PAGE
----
Chapter

Three‐ and Four‐Dimensionalism Stated

Theodore Sider

in Four-Dimensionalism

Published in print October 2001 | ISBN: 9780199244430
Published online November 2003 | e-ISBN: 9780191598425 | DOI: http://dx.doi.org/10.1093/019924443X.003.0003
 Three‐ and Four‐Dimensionalism Stated

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Four‐dimensionalism may be given a rigorous and canonical formulation acceptable to both its supporters and opponents; meaningful debate as to the truth of this thesis may then proceed. This is more difficult for three‐dimensionalism, since its defining slogan ‘objects are wholly present’ seems either trivial (‘at any time at which an object exists, anything that is then part of it exists’) or too strong (‘at any time at which an object exists, anything that is ever part of it exists’). Nevertheless, several theses in the neighbourhood of three‐dimensionalism may be stated, even if none is a canonical formulation. Finally, the three‐dimensionalism/four‐dimensionalism debate is orthogonal to the debate over presentism: both presentists and non‐presentists can articulate versions of three‐ and four‐dimensionalism whose truth may then be debated.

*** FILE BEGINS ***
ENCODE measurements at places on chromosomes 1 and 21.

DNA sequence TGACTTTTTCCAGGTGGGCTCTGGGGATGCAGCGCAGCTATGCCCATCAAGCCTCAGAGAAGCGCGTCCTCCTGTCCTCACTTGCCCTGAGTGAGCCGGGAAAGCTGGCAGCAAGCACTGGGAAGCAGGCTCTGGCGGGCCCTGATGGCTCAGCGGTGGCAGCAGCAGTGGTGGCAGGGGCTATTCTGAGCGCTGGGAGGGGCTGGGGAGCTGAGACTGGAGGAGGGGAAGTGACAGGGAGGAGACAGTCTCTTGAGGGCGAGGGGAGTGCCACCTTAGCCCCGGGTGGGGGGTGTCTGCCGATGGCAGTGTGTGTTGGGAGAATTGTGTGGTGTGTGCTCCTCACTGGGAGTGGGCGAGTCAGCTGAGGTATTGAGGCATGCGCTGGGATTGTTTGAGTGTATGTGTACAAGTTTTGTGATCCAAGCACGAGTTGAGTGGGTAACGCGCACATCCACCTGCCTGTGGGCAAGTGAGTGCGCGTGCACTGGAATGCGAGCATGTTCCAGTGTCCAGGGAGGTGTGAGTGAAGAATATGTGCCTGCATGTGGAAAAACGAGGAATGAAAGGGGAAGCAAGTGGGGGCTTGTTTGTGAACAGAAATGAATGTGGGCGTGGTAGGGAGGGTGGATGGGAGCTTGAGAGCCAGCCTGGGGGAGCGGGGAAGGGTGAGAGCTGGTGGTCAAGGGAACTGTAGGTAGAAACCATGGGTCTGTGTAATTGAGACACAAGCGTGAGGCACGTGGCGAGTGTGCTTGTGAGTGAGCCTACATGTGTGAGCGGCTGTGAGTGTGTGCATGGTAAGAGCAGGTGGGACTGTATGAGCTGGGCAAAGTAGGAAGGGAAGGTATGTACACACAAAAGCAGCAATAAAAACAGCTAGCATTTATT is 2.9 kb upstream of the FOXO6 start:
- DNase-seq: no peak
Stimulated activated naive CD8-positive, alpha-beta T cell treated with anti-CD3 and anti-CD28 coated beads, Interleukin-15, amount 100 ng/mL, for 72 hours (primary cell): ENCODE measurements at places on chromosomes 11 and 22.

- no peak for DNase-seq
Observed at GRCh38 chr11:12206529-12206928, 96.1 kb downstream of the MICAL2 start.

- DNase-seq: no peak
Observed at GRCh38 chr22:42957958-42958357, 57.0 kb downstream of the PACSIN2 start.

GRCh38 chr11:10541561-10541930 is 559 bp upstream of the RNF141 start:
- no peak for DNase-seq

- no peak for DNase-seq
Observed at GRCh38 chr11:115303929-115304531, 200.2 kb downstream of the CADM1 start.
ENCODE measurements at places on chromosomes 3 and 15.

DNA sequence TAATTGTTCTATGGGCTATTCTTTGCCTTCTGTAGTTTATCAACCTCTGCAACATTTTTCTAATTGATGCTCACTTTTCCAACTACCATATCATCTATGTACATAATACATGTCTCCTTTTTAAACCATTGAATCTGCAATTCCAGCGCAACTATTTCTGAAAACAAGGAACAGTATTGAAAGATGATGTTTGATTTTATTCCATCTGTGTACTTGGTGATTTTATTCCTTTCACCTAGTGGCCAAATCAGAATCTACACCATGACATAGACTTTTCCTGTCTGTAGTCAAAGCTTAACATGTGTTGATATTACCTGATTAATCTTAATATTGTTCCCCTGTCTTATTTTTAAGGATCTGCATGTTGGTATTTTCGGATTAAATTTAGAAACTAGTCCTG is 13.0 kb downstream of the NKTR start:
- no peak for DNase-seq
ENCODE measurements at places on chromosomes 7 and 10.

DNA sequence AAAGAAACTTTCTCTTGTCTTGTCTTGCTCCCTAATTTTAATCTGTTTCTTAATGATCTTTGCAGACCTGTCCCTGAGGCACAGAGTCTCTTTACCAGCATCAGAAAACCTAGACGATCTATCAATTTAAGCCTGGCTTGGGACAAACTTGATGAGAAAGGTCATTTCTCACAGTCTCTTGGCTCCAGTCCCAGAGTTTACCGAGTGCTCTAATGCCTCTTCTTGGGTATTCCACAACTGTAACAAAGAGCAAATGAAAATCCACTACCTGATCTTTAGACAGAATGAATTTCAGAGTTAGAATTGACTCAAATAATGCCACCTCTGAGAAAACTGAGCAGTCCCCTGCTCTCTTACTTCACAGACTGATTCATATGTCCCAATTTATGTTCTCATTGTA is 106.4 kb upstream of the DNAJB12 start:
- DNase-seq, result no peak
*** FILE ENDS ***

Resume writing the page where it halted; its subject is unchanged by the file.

Keywords: endurance; four‐dimensionalism; mereological essentialism; perdurance; presentism; temporal parts; three‐dimensionalism

Chapter.  8758 words. 

Subjects: Metaphysics

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